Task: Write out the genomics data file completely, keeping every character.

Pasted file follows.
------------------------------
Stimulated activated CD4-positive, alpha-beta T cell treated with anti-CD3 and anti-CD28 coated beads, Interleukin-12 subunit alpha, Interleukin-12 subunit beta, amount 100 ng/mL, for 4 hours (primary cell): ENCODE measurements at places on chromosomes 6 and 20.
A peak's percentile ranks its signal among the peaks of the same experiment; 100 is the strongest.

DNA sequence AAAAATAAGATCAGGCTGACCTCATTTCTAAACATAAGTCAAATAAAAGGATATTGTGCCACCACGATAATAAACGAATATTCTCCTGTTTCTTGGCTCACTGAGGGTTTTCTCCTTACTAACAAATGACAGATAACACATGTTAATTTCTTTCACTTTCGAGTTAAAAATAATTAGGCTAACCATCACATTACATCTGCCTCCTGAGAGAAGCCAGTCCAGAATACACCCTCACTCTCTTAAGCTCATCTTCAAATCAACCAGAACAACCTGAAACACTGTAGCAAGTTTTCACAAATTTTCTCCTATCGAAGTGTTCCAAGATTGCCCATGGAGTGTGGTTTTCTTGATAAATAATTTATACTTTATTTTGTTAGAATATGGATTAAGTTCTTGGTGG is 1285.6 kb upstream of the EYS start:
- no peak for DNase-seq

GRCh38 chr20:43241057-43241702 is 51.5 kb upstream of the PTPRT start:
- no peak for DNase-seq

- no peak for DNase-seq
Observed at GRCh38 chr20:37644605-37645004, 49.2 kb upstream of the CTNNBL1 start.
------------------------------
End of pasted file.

Stimulated activated CD4-positive, alpha-beta T cell treated with anti-CD3 and anti-CD28 coated beads, Interleukin-12 subunit alpha, Interleukin-12 subunit beta, amount 100 ng/mL, for 4 hours (primary cell): ENCODE measurements at places on chromosomes 6 and 20.
A peak's percentile ranks its signal among the peaks of the same experiment; 100 is the strongest.

DNA sequence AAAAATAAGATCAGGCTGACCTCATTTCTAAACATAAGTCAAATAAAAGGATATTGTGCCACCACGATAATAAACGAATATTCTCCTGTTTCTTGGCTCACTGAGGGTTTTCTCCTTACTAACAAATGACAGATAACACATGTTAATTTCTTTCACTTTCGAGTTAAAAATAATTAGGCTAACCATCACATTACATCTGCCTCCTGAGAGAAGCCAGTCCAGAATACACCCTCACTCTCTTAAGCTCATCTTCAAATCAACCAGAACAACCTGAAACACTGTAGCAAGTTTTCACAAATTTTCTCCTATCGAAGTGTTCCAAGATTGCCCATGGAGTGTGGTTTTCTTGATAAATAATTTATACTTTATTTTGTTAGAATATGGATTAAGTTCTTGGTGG is 1285.6 kb upstream of the EYS start:
- no peak for DNase-seq

GRCh38 chr20:43241057-43241702 is 51.5 kb upstream of the PTPRT start:
- no peak for DNase-seq

- no peak for DNase-seq
Observed at GRCh38 chr20:37644605-37645004, 49.2 kb upstream of the CTNNBL1 start.